Government legislation creating awareness in the high-tech industry and a Canadian company buying American technology tend not to be common occurrences. With Ottawa-based JetForm Corp.’s acquisition of Verbal-eyes we get both.
Recently JetForm bought Verbal-eyes from FutureForms, a Grand Rapids Mich.-based division of Pummill Business Forms Inc., to incorporate into its FormFlow 99 electronic forms solution. The decision to purchase Verbal-eyes was driven, in part, out of necessity. In 1998 the American Congress passed Section 508, an amendment to the Rehabilitation Act, requiring that individuals with disabilities be able to access information from federal government agencies.
A large portion of JetForm’s business is with the American federal government. The company had the choice of building in-house, licensing a technology or buying a solution. They opted for the latter, said Dave Welch, vice-president and general manager of JetForm’s e-forms business group in Ottawa.
“For me to continue to sell into that market it is necessary for me to make sure that my product line…meets the requirements of 508,” he explained.
technology for the blind
For blind and visually impaired people, filling out forms on a computer is an onerous task. Sections of a form could be inadvertently missed or filled out incorrectly due a screen-reader application’s inability to properly interpret a form. Screen readers read screen content aloud to the user. They are a necessity for blind individuals but also an undeniable aid to visually impaired, illiterate and dyslexic persons.
We have all filled out dozens of forms of the “If you answered yes to C and D do not fill out sections E and G” variety. They are, at best, a pain for the sighted. For the blind they can be impossible.
Verbal-eyes checks a user’s computer to see if there is a screen reader installed. If not, nothing happens. If a screen reader is found it makes sure the individual gets all the necessary information to correctly fill out a form.
In the world of government, forms are fuel that drives the engine. Many tens of thousands of them exist, according to Welch.
Luis Roman, councillor advocate at the Center for Independent Living in Merriville, Ind., likes the added independence Verbal-eyes gives him.
“Without using Verbal-eyes I would have to depend on sighted assistance in order to fill out those forms…[now] I don’t have to wait from someone who is sighted or wait for someone who has time to assist me.”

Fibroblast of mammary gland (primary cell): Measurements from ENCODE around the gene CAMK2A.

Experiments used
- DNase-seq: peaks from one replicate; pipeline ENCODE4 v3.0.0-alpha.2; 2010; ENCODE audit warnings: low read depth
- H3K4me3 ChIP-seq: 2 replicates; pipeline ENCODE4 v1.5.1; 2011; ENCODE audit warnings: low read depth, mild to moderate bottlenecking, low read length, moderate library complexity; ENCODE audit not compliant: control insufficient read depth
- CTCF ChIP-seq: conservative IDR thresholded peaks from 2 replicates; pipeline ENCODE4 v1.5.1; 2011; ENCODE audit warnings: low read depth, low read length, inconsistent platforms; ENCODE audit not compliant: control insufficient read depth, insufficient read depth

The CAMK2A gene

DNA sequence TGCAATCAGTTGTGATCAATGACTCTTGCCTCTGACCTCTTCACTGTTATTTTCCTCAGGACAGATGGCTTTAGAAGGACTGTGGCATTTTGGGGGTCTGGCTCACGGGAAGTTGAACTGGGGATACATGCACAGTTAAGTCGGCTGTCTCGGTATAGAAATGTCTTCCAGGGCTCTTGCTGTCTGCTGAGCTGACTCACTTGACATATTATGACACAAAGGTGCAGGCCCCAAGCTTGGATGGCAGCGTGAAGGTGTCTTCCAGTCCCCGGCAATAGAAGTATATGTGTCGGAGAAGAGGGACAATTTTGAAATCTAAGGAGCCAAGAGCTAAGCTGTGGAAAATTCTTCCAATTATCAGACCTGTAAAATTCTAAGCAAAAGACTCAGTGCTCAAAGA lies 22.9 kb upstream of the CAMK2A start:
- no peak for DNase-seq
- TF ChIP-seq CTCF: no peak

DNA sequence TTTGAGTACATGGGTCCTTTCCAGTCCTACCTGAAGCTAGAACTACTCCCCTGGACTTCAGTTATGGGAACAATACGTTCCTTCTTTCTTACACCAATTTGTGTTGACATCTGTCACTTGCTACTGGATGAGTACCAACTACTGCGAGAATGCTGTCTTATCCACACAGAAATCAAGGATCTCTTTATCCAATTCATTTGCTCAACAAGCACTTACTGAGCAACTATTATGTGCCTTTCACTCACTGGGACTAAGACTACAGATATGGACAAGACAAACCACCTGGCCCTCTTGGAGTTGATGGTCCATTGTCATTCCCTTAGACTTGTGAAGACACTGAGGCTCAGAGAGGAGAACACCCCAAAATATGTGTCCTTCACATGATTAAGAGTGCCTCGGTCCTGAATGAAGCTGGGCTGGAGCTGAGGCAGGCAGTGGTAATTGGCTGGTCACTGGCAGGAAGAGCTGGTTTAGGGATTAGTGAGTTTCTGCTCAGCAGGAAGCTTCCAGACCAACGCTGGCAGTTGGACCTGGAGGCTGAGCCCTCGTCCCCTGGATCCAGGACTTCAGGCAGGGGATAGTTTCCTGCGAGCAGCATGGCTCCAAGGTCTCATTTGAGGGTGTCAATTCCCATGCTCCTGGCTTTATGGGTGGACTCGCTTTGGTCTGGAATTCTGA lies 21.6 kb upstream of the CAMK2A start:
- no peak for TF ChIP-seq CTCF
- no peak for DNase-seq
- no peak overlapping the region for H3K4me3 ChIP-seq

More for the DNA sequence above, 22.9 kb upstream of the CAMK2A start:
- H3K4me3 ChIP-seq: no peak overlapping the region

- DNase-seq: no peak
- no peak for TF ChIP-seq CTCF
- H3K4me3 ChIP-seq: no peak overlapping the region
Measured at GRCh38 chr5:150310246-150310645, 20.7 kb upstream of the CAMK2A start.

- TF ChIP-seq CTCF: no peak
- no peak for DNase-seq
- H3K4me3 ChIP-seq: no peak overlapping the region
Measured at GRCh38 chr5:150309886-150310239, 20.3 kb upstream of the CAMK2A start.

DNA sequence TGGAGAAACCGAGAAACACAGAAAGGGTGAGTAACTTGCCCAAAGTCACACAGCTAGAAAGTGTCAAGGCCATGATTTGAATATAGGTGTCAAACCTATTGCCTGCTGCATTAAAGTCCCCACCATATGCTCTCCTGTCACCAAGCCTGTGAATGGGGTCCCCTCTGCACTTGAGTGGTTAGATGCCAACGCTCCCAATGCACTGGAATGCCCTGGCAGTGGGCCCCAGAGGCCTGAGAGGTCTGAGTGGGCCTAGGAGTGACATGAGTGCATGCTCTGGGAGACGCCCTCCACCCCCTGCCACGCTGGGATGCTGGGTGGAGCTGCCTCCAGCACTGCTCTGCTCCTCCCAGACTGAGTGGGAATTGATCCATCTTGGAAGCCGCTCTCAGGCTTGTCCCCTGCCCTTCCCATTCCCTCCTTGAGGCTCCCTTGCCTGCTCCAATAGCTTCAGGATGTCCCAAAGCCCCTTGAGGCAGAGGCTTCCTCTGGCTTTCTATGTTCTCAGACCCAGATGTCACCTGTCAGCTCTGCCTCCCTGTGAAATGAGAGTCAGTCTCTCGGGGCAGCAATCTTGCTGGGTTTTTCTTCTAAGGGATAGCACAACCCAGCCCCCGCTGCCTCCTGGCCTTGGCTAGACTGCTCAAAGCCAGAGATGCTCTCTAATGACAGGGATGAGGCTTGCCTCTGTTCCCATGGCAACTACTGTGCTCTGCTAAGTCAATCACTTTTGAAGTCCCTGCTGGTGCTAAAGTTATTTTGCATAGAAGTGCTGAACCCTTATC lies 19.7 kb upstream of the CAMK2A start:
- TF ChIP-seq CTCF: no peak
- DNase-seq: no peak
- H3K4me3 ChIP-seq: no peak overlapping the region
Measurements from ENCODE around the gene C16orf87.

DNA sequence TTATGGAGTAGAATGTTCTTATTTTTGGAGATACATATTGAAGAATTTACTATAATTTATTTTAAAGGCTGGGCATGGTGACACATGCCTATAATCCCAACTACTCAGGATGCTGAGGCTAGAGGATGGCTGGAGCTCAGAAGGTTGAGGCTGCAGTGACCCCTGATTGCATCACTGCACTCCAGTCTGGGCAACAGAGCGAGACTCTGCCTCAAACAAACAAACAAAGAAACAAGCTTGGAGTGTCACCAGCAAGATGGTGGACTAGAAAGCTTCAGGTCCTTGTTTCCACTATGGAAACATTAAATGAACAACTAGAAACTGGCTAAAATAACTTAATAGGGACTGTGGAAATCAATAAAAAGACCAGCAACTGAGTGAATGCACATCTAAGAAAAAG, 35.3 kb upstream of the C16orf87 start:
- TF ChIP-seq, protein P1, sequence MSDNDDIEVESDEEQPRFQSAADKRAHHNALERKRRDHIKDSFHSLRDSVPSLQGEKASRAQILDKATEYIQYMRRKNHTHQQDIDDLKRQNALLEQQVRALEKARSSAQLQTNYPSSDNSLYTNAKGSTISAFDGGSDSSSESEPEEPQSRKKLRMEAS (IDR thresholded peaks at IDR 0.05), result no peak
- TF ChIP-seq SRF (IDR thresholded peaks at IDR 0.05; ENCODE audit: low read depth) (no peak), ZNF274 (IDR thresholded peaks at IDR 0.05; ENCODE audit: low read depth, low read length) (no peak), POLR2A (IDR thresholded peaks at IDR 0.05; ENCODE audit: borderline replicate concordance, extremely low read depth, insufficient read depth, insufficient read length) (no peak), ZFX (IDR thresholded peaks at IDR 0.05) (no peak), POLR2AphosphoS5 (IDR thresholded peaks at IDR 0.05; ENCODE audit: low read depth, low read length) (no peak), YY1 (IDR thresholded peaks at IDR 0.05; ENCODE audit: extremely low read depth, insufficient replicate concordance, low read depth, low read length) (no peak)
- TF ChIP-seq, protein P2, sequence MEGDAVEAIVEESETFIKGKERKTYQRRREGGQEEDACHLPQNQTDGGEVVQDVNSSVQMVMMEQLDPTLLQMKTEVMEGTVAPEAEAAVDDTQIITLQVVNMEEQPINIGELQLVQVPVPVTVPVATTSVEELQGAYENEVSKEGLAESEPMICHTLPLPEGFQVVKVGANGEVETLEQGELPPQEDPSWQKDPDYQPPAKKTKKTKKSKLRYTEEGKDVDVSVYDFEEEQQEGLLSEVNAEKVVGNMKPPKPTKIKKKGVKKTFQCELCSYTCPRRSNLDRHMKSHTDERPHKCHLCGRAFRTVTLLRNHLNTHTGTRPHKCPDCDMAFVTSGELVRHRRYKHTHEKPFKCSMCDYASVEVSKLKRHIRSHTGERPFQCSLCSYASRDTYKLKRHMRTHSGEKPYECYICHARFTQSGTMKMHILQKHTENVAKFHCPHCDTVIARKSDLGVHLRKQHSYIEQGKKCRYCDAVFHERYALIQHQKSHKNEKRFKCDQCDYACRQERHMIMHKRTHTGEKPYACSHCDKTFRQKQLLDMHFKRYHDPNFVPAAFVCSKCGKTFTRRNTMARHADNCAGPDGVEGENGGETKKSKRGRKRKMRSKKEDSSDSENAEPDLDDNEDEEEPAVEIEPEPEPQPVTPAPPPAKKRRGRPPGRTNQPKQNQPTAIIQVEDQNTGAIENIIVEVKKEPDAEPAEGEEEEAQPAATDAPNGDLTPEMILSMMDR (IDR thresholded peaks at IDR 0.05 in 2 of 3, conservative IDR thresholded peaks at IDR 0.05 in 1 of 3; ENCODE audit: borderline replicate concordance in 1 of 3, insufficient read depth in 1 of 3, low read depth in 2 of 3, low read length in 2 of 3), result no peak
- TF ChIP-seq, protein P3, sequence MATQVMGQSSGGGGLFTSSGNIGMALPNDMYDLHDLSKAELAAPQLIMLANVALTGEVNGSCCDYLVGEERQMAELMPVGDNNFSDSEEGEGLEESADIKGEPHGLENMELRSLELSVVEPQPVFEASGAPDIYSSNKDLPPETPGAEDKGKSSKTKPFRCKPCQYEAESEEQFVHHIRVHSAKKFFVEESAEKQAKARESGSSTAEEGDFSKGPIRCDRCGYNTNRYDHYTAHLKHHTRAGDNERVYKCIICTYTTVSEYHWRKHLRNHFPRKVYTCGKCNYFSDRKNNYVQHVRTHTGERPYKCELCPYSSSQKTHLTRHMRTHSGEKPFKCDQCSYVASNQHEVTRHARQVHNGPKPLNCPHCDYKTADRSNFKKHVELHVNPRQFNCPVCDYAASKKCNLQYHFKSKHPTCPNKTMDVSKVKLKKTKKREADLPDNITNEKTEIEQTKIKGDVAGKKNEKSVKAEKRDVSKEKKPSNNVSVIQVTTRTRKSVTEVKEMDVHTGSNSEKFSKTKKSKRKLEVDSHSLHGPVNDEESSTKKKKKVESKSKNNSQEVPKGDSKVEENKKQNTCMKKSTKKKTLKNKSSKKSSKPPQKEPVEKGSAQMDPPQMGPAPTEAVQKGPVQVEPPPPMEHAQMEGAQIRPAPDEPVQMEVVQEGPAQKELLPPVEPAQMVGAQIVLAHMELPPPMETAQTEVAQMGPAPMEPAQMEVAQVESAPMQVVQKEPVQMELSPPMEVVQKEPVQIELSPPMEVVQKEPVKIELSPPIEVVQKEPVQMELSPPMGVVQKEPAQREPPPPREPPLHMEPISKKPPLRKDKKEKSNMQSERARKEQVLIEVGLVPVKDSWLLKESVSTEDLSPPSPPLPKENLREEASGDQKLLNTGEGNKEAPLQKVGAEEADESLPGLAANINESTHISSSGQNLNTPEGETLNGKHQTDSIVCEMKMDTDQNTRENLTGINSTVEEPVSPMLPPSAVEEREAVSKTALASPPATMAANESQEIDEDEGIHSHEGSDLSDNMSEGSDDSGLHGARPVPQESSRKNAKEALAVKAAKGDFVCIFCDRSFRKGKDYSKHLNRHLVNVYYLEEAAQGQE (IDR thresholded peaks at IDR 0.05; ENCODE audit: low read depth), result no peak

on the home front
As it turns out though, precious little is happening on the home front. No one at the federal government level that ComputerWorld Canada spoke with knew of any legislation equivalent to Section 508 in Canada.
In Ontario, Premier Mike Harris’ Conservative government has been dragging its feet for some time, according to David Lepofsky, the chair of the Ontarians with Disabilities Act Committee in Toronto.
“If you want to talk about Ontario in recent years, the story is really one big F in terms of a failing grade, and that is measuring them not against perfection but against what they promised to do,” Lepofsky said.
“Mike Harris is always saying he always keeps his word…[but] you won’t find a bigger example of broken commitments than what he did to us.”
According to the coalition, Harris promised in writing that he would pass the Ontarians with Disabilities Act in his first term.
Repeated attempts by ComputerWorld Canada to get the government’s side of the story were met with silence.
“The government has claimed that we don’t need legislation because people will do it voluntarily, but what we are finding is the exact opposite,” Lepofsky said.
Welch agreed. “For me the legislation certainly forced me to look into the issue,” he said. “I guess to be honest I didn’t realize the impediments that technology puts in place for people with disabilities,” he said. “I personally just was not aware of the hardships we are artificially causing for people with handicaps or disabilities.”
But now with this new awareness, Welch makes sure his own development team is not adding artificial barriers to users with disabilities.
That, in itself, is a huge stepping stone.
“Most of the people who don’t know much about disability think that most of the worst barriers we face were made years ago…but in the area of technology the irony is the worst barriers that we are going to face haven’t been invented yet, and they are all preventable,” Lepofsky explained. “Technology for us is either the great liberator or the great barrier [but] every time you go to the next generation…we are always playing catch up and there is absolutely no reason it has to be that way,” he added.
“Now that we are aware…when we have choices to make we will make smart, informed choices as opposed to uninformed decisions which is where I think we were before.”
the market is there
There are about 54 million people with some form of disability in the U.S. and more than 500 million worldwide, according to Bill Sahlberg, senior consultant in JetForm’s consulting services.
“If I were selling something on the Internet and I had an order form that 54 million people could not access, well, I would…be missing the boat,” he said.
Lepfosky agrees. “The term I love to quote is handi-capitalism. I mean, we are a big market.”
“In this case…the end results more than justifies the incremental investment,” Welch concluded.